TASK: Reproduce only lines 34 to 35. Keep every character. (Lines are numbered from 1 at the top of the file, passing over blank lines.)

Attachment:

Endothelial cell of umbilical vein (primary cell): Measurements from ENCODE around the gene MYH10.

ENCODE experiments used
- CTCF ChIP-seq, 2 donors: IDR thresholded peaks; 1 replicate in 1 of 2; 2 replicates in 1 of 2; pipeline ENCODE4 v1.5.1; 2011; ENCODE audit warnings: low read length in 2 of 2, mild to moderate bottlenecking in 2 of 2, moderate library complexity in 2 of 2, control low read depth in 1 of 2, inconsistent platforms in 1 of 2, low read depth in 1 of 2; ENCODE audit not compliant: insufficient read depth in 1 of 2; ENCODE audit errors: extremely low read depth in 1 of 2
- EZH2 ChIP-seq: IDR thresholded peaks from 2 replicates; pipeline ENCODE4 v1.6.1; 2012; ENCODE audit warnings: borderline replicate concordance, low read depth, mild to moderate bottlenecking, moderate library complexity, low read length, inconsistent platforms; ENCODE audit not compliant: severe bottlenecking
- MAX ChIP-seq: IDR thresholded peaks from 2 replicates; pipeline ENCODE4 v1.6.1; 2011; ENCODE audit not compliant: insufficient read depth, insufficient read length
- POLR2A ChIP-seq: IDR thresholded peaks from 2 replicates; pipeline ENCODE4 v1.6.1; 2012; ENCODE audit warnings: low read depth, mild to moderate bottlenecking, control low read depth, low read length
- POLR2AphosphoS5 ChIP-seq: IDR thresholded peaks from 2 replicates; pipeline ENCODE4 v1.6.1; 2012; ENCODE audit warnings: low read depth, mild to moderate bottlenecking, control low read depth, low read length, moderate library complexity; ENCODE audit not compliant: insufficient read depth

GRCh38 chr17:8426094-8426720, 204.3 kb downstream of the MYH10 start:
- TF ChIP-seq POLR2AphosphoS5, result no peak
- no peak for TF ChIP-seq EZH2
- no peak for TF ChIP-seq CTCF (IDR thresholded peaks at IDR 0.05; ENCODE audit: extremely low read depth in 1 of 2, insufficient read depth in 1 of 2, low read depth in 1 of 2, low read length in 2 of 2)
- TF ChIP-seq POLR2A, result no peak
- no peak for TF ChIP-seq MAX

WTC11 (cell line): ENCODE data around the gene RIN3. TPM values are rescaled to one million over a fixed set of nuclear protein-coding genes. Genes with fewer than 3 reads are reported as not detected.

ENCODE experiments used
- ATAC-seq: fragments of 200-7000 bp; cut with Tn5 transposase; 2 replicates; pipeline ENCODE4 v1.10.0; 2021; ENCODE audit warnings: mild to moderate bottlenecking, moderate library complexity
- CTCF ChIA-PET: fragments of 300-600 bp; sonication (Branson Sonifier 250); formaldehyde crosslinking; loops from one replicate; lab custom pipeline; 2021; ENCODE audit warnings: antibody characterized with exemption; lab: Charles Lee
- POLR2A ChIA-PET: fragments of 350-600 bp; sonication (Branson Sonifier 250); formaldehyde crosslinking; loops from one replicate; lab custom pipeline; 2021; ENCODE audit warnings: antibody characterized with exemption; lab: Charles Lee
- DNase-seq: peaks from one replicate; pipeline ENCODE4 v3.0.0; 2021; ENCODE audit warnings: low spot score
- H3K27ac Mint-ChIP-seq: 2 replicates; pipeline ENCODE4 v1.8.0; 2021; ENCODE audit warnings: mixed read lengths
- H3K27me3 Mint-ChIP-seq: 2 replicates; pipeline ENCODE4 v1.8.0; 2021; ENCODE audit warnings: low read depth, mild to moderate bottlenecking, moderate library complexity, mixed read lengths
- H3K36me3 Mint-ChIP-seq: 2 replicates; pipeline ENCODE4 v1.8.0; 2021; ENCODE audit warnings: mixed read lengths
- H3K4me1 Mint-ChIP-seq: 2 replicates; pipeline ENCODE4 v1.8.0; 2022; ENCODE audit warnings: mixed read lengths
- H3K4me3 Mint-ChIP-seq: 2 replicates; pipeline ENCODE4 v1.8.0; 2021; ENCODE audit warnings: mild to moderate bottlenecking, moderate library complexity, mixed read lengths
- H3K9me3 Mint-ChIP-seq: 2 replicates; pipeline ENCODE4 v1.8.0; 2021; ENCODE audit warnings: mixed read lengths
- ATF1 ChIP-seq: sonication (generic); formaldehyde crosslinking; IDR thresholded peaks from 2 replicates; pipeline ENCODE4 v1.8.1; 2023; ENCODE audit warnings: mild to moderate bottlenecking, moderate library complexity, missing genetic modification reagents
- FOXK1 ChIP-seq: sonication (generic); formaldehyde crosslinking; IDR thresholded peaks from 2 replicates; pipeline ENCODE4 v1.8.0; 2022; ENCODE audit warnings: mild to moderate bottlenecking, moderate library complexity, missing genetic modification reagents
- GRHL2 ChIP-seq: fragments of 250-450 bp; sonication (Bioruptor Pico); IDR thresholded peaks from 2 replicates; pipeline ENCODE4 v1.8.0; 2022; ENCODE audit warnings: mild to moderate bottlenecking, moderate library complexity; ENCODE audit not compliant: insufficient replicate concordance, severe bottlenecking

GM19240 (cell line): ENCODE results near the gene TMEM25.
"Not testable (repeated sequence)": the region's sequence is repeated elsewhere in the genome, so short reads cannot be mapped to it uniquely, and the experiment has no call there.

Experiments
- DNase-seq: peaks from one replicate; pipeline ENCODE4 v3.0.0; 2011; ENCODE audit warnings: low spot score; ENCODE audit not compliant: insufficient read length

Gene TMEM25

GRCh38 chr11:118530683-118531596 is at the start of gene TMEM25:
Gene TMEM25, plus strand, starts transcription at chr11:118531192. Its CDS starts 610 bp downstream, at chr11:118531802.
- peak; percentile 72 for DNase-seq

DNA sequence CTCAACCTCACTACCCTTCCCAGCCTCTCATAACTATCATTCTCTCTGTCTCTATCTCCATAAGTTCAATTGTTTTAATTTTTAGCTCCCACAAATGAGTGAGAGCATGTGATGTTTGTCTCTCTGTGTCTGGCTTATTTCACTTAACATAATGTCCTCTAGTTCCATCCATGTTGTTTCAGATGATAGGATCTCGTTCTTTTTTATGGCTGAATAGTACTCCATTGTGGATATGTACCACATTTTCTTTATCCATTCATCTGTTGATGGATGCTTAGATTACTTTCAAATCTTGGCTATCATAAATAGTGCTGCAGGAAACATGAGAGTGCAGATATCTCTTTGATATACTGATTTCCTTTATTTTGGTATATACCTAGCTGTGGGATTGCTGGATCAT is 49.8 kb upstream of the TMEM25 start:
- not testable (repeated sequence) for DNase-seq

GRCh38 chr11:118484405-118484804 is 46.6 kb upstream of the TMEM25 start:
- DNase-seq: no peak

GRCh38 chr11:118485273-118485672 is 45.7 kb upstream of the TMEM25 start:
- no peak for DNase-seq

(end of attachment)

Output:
GRCh38 chr11:118530683-118531596 is at the start of gene TMEM25:
Gene TMEM25, plus strand, starts transcription at chr11:118531192. Its CDS starts 610 bp downstream, at chr11:118531802.